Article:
The Truth About Evacuation Drills

July 1, 2011 No Comments

By Allen F. Weitzel

In my 45 years in this business, I have heard it hundreds of times, “We can never complete evacuation drills because we can never schedule the whole crew together for training at one time.” Evacuation training does not have to be worrisome. Here are some tips about evacuations.

Why Would You Evacuate?

When danger to people is obvious, evacuations should begin. You are responsible for the safety of your guests, employees, contractors and vendors. You may need to evacuate all or parts of your facility due to a natural disaster, advisories from local agencies, or on-site emergencies.

What Kind of Drills Are Used?

The most common drills are full or partial facility drills and small workspace drills. You can conduct a live or a verbal drill. Live drills require people on the property to stop their work and practice an evacuation walk through. A verbal drill involves talking employees through the evacuation without the physical tour. A single room drill might be practiced with the trainer and one or two employees in that workspace.

How to Start?

Create an evacuation checklist. List what you need to do. Name a drill coordinator to oversee the plan. Establish assembly sites and list recovery steps to get the facility back to normal after the crisis. For evacuations completely off your property, prepare and have available easy-to-understand road maps and evacuation instructions that indicate routes to safety. Make them available to everyone.

Conducting a Drill

It is true that it is not easy to schedule the entire crew for a live drill. There are always excuses as to why employees cannot stop work to take part in a drill. To solve this, start small and work up.

Some training is better than no training. The best evacuation training is that which can be done in 30 minutes, year around, involving small groups of employees. Your instructors can teach workers to exit their workspace. Map out all the exits that a person can use. The instructor and trainees should walk the route(s) several times, to make sure the trainees are comfortable and know the way. If you can recreate some adverse conditions, then do so, such as turning off hallway lights to simulate a route that may be dark or smoke filled. Pre-place signs along the pathway to describe obstructions, such as: flames, smoke, heat, fallen debris, locked doors, dark hallways, etc. The instructor must establish a person who trails behind to make sure everyone is out. Make notes if obstacles or concerns are discovered that need to be abated. Your whole company might end up being trained by the use of these small-to-medium size groups.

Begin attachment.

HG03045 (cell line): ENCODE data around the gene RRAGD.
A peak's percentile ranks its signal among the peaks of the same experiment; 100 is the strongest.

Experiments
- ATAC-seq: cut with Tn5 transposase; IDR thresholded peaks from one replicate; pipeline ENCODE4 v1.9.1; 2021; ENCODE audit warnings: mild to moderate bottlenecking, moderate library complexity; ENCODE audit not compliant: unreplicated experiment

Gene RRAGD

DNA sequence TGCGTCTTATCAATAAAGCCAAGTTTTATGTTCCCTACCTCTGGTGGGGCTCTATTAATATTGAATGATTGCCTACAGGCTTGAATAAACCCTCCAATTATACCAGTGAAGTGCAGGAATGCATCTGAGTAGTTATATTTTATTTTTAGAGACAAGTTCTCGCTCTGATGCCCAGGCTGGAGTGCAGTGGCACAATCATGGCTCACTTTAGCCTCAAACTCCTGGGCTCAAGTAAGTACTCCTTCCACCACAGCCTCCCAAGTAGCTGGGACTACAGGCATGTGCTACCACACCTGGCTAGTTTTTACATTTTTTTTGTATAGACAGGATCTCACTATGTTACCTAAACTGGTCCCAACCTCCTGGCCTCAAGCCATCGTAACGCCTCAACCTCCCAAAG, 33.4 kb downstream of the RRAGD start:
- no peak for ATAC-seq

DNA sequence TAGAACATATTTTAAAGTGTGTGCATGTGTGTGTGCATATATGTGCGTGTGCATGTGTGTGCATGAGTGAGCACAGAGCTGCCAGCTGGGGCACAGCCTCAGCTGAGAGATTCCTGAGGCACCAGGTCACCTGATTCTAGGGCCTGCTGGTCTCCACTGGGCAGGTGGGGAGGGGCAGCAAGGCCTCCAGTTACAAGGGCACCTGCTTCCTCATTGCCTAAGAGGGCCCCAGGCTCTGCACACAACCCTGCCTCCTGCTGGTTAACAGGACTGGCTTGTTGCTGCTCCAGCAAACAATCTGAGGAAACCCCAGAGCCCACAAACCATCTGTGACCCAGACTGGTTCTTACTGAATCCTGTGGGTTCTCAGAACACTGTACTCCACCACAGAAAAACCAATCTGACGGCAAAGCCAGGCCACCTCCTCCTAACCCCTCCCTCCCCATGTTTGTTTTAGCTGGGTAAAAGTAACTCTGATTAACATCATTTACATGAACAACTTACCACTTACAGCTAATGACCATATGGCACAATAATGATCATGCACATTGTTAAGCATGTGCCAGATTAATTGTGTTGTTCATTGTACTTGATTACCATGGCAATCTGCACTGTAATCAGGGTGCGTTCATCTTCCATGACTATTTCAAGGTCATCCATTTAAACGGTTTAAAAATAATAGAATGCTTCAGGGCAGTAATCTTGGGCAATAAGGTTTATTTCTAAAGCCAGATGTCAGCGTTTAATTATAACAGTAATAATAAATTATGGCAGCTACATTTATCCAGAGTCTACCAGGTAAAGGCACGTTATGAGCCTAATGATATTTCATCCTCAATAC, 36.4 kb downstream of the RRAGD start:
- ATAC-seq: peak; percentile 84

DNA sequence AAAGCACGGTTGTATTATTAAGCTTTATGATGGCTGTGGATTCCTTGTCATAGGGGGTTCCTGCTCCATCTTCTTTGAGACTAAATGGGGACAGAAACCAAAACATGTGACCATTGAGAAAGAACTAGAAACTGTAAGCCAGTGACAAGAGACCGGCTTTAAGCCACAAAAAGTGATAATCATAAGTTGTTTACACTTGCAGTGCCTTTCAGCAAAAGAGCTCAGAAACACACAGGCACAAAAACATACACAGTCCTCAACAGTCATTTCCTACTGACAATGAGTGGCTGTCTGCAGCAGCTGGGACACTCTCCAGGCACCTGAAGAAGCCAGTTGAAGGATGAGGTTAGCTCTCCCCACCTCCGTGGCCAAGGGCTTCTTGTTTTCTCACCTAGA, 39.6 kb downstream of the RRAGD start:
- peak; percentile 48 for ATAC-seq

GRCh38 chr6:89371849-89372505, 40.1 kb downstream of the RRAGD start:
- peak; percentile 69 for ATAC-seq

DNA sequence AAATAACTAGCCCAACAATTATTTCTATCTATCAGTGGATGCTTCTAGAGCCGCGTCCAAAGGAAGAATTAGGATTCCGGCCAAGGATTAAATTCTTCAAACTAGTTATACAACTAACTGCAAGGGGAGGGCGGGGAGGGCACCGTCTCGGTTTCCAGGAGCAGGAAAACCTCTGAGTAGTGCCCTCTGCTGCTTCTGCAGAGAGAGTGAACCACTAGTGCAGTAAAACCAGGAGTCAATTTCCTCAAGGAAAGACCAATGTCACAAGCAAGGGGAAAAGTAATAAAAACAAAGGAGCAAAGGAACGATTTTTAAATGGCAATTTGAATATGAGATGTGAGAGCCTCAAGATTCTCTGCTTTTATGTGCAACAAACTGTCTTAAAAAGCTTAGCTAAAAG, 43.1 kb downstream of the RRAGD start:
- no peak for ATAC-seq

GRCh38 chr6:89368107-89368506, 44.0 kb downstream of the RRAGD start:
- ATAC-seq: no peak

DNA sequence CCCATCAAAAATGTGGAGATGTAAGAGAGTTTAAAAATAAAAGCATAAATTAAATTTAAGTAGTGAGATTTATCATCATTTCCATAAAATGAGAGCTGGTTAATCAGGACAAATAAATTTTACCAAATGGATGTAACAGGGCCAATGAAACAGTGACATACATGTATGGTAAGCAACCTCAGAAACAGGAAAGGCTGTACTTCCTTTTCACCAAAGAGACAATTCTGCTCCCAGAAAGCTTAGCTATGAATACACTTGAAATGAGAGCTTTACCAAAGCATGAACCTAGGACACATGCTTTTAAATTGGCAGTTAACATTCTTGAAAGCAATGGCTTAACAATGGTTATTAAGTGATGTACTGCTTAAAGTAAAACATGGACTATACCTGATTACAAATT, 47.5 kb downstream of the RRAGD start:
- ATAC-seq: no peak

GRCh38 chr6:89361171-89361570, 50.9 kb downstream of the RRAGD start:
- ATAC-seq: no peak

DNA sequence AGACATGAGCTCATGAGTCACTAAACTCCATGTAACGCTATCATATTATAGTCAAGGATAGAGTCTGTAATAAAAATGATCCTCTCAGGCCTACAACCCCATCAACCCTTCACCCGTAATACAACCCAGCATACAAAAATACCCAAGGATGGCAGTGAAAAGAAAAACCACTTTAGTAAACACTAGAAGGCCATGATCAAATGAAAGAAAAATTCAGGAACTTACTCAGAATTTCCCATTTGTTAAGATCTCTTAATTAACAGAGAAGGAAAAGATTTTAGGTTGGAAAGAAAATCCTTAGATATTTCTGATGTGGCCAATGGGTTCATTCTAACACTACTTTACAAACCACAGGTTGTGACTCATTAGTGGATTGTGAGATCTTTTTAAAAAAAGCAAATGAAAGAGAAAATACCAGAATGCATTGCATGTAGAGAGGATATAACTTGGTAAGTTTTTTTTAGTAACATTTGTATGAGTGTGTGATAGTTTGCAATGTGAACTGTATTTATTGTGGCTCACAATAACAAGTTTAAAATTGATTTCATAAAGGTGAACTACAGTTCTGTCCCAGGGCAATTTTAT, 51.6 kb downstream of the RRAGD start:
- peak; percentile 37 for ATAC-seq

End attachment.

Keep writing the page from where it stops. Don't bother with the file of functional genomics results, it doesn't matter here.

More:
Eventually hold surprise drills. Tell employees that in the next few weeks, the instructor will appear, blow a whistle, yell out the type of emergency and order an evacuation. The drill may not run perfectly. Use the information you learn to improve future drills. The more practice you provide, the calmer your employees will be during a real evacuation.

What Else Must You Do?

All employees should have access to a whistle and a flashlight. The whistle is to be used if a person is trapped somewhere. Flashlights should be nearby so employees can easily grab them during an evacuation. Many facilities have supervisory personnel always carry a belt-size flashlight.

On their first day of work, new employees must be shown the evacuation maps. Within two weeks, they must be trained in detail on evacuation procedures and how to use the nearest fire extinguisher.

Teach employees the buddy system. They must stay low and crawl during a fire or if there is heavy smoke, closing doors behind them to contain the fire, yet leaving doors unlocked for emergency personnel access. Never allow evacuees to re-enter any areas until the Incident Commander has given the all clear.

The Bottom Line

Each person on your property must know how to get out of a building or off the property safely. It is not difficult to train your staff to be prepared.

Allen F. Weitzel has spent 45 seasons in the recreation field and is safety and training manager at a California amusement park.

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